Asian American & Pacific Islander Heritage Month Spotlight: Kellyn Acosta

Kellyn Acosta posing for a picture with a display in the background
Kellyn Acosta posing for a picture with a display in the background

In the vast landscape of American soccer, Kellyn Acosta's journey is a testament to the power of diversity and heritage. Born in Plano, Texas, Acosta's unique blend of Japanese ancestry from his father's side and African American heritage from his mother's side reflects the rich cultural tapestry that is the United States. This background has not only shaped his identity but also influenced his approach to the game, making him a standout figure in the sport as a professional American soccer player and someone who has represented the United States more than 50 times in international competition.

Acosta's journey to success was not without its challenges. In 2010, he faced a setback when he was cut from his school's junior varsity soccer team. This would have been a turning point for many, but Acosta's resilience and determination shone through. Just a month later, he seized the opportunity to join U.S. Soccer's U-17 Residency Program, a move that would set him on the path to his future achievements.

His journey with the U.S. National Team began at a young age, representing his country at the FIFA U-17 World Cup in 2011 and later at the FIFA U-20 World Cups in 2013 and 2015. However, it was his historic selection to the U.S. roster for the 2022 FIFA World Cup that truly underscored his significance in the sport. Acosta proudly became the first Japanese-American man to don the U.S. jersey at a World Cup. With 58 caps for the USMNT, including 19 in World Cup Qualifying matches, he consistently excelled under pressure, notching two goals and five assists in his USMNT career.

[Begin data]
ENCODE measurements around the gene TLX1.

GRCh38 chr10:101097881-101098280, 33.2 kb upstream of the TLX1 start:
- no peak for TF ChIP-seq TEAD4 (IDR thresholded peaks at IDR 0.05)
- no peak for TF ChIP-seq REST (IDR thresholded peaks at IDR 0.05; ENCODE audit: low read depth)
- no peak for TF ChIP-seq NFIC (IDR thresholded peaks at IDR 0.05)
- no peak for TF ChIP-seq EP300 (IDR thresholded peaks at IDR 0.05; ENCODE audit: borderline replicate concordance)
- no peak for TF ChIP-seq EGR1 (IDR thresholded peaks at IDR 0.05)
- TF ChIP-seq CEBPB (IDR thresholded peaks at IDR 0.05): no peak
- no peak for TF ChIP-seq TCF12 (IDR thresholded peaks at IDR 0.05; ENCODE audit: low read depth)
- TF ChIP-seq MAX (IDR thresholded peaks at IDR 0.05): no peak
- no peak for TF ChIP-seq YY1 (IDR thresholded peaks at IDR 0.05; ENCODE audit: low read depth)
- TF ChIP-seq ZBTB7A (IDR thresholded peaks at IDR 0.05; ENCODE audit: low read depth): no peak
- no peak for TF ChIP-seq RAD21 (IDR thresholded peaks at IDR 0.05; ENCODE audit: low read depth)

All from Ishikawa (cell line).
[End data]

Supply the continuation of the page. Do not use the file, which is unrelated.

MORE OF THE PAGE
Off the pitch, Acosta's impact is felt far and wide. As a father to his 5-year-old son, Emerson, he is a role model in his own right. But his influence extends beyond his family. Acosta is a vocal advocate for inclusivity and positive change, using his platform as a member of Black Players for Change and a supporter of the Special Olympics and Global Down Syndrome Foundation. His efforts have not gone unnoticed, earning him accolades such as Major League Soccer’s 2021 Humanitarian of the Year, and Humanitarian of the Year for the Colorado Rapids in 2020 and 2021.

“That’s the beauty of soccer – it doesn’t matter what you look like, your interests, religion, sexual orientation – it’s the world’s game. That’s why I love soccer so much because whenever I turn on the TV, I saw people that look like me,” Acosta said. “One of the pillars of our (USMNT) team is diversity and our whole team is a testament to that. I think that’s our strong suit. Guys from all over bring their characteristics and their attributes to the team. I feel like that’s huge, and that’s special.”

Currently a midfielder for Chicago Fire FC, Acosta continues to be a beacon of excellence in soccer and community impact. Whether orchestrating plays on the field or championing causes off it, he embodies the spirit of a true trailblazer, breaking barriers and paving the way for future generations.

As Asian American and Pacific Islander Month is celebrated, Acosta's story reminds us of the diverse tapestry that enriches American soccer and the power of individuals to effect meaningful change both on and off the field.

“My dad was born in Japan – he’s half Japanese, my grandma is full and then also I have a Hispanic last name which is my step-grandpa. So, I have this very diverse background, and it’s influenced me in all aspects of my life,” Acosta said. “I think my story is more of a testament to people dealing with identity issues, and I hope that me bringing that to light will help people embrace who they are because that’s their makeup,” said Acosta. “So hopefully, my story will encourage others to come to the forefront.”

Read more about Kellyn Acosta and the U.S. Men’s National Team at